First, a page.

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A view on Blu-ray by Gary W. Tooze

Roy Orbison - Black & White Nights [Blu-ray]


(Tony Mitchell, 1988)



Review by Gary Tooze



Video: Image Entertainment



Region FREE

Feature Runtime: 1:04:45

Chapters: 13

Feature film disc size: 21.6 Gig

One single-layered disc

Case: Standard Blu-ray case

Release date: September 30th, 2008



Aspect ratio: 1.78:1

Resolution: 1080p

Video codec: VC-1


English: DTS-HD Master Audio 5.1, Dolby Digital 5.1 PCM 2.0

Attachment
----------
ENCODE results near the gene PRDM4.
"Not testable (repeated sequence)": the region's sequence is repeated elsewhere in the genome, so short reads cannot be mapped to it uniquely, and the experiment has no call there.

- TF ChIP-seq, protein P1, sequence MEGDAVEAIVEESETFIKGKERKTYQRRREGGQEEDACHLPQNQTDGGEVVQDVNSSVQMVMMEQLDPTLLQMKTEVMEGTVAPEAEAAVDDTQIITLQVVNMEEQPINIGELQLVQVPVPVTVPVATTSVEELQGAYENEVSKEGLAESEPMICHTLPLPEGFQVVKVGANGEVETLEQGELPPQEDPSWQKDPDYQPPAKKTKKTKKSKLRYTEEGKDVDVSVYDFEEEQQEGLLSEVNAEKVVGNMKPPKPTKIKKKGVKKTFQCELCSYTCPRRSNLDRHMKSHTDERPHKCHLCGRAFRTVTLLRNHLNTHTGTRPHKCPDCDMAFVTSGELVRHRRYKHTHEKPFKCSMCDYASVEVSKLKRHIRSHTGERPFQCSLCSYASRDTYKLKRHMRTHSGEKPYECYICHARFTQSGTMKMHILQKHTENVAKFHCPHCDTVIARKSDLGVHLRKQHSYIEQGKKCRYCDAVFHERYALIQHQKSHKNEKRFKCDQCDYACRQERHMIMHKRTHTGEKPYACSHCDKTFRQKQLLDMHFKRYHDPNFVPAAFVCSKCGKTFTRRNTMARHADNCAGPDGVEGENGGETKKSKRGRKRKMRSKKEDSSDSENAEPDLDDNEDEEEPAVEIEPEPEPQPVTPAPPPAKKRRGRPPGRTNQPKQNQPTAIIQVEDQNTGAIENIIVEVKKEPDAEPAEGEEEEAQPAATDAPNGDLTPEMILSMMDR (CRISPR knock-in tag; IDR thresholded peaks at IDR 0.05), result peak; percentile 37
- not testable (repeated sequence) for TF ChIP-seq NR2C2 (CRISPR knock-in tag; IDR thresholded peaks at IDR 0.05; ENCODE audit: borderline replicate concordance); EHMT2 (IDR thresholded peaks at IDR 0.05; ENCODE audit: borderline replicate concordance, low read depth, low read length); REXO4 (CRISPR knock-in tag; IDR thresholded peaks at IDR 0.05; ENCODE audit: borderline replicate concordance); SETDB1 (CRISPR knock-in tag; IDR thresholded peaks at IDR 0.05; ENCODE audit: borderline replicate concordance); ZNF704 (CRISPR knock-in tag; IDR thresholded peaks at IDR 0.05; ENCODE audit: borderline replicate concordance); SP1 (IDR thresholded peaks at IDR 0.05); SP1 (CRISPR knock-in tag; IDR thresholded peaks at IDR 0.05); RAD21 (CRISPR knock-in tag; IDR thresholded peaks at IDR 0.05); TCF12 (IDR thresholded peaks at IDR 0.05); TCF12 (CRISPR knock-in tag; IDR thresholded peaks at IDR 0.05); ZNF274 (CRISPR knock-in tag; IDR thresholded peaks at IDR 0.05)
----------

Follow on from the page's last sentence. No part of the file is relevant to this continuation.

• Blue Angel (3:14)




1. Only The Lonely
2. Dream Baby (How Long Must I Dream)
3. Blue Bayou
4. The Comedians
5. Ooby Dooby
6. Leah
7. Running Scared
8. Uptown
9. In Dreams
10. Crying
11. Candyman
12. Go, Go, Go (Down The Line)
13. Mean Woman Blues
14. (All I Can Do Is) Dream You
15. Claudette
16. It's Over
17. Oh, Pretty Woman


Product Description: A special one-time event documenting one of rock and roll's greatest and most unique performances. Recorded live at the Cocoanut Grove in Los Angeles Roy Orbison is joined by an eclectic ensemble of rock 'n' roll superstars. Highlighting this all-star line-up are Jackson Browne, Elvis Costello, T-Bone Burnett, J.D. Souther, Jennifer Warnes, k.d. lang, Bonnie Raitt, Bruce Springsteen and Tom Waits. Orbison and fellow performers spend a scintillating hour performing many of his greatest hits...




The Concert: